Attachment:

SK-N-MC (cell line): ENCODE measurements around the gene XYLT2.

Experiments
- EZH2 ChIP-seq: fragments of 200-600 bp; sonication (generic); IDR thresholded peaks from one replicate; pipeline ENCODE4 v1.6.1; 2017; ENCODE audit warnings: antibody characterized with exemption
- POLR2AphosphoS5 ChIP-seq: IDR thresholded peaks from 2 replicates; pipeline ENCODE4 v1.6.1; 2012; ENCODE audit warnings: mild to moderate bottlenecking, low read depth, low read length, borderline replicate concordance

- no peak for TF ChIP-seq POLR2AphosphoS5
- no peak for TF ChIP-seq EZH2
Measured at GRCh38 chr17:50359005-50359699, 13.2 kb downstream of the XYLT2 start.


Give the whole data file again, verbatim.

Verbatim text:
SK-N-MC (cell line): ENCODE measurements around the gene XYLT2.

Experiments
- EZH2 ChIP-seq: fragments of 200-600 bp; sonication (generic); IDR thresholded peaks from one replicate; pipeline ENCODE4 v1.6.1; 2017; ENCODE audit warnings: antibody characterized with exemption
- POLR2AphosphoS5 ChIP-seq: IDR thresholded peaks from 2 replicates; pipeline ENCODE4 v1.6.1; 2012; ENCODE audit warnings: mild to moderate bottlenecking, low read depth, low read length, borderline replicate concordance

- no peak for TF ChIP-seq POLR2AphosphoS5
- no peak for TF ChIP-seq EZH2
Measured at GRCh38 chr17:50359005-50359699, 13.2 kb downstream of the XYLT2 start.